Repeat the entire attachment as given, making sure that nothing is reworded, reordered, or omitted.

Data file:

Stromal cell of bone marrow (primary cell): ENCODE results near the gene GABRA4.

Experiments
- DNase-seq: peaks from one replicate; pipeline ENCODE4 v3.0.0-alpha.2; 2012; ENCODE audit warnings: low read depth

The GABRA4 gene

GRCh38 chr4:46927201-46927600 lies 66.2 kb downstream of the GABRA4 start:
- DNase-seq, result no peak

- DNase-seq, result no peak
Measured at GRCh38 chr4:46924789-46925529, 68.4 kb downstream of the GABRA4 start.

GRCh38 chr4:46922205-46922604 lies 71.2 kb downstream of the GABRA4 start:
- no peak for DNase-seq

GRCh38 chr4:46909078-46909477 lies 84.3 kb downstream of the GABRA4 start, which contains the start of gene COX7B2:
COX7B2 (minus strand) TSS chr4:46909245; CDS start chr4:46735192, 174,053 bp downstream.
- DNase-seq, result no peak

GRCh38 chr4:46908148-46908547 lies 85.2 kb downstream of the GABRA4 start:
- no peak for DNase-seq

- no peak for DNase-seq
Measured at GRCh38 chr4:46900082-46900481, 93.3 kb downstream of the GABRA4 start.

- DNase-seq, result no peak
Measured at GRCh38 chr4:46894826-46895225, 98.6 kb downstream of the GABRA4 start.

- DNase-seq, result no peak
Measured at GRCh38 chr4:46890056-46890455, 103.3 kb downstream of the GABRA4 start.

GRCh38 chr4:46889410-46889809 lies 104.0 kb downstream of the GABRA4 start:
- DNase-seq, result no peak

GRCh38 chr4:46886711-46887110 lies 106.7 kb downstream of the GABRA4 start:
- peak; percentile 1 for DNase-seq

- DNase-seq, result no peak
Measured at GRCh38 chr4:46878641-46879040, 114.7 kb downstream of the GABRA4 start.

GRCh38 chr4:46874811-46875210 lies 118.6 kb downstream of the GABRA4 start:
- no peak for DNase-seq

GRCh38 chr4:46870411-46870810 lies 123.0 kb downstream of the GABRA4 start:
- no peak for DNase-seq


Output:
Stromal cell of bone marrow (primary cell): ENCODE results near the gene GABRA4.

Experiments
- DNase-seq: peaks from one replicate; pipeline ENCODE4 v3.0.0-alpha.2; 2012; ENCODE audit warnings: low read depth

The GABRA4 gene

GRCh38 chr4:46927201-46927600 lies 66.2 kb downstream of the GABRA4 start:
- DNase-seq, result no peak

- DNase-seq, result no peak
Measured at GRCh38 chr4:46924789-46925529, 68.4 kb downstream of the GABRA4 start.

GRCh38 chr4:46922205-46922604 lies 71.2 kb downstream of the GABRA4 start:
- no peak for DNase-seq

GRCh38 chr4:46909078-46909477 lies 84.3 kb downstream of the GABRA4 start, which contains the start of gene COX7B2:
COX7B2 (minus strand) TSS chr4:46909245; CDS start chr4:46735192, 174,053 bp downstream.
- DNase-seq, result no peak

GRCh38 chr4:46908148-46908547 lies 85.2 kb downstream of the GABRA4 start:
- no peak for DNase-seq

- no peak for DNase-seq
Measured at GRCh38 chr4:46900082-46900481, 93.3 kb downstream of the GABRA4 start.

- DNase-seq, result no peak
Measured at GRCh38 chr4:46894826-46895225, 98.6 kb downstream of the GABRA4 start.

- DNase-seq, result no peak
Measured at GRCh38 chr4:46890056-46890455, 103.3 kb downstream of the GABRA4 start.

GRCh38 chr4:46889410-46889809 lies 104.0 kb downstream of the GABRA4 start:
- DNase-seq, result no peak

GRCh38 chr4:46886711-46887110 lies 106.7 kb downstream of the GABRA4 start:
- peak; percentile 1 for DNase-seq

- DNase-seq, result no peak
Measured at GRCh38 chr4:46878641-46879040, 114.7 kb downstream of the GABRA4 start.

GRCh38 chr4:46874811-46875210 lies 118.6 kb downstream of the GABRA4 start:
- no peak for DNase-seq

GRCh38 chr4:46870411-46870810 lies 123.0 kb downstream of the GABRA4 start:
- no peak for DNase-seq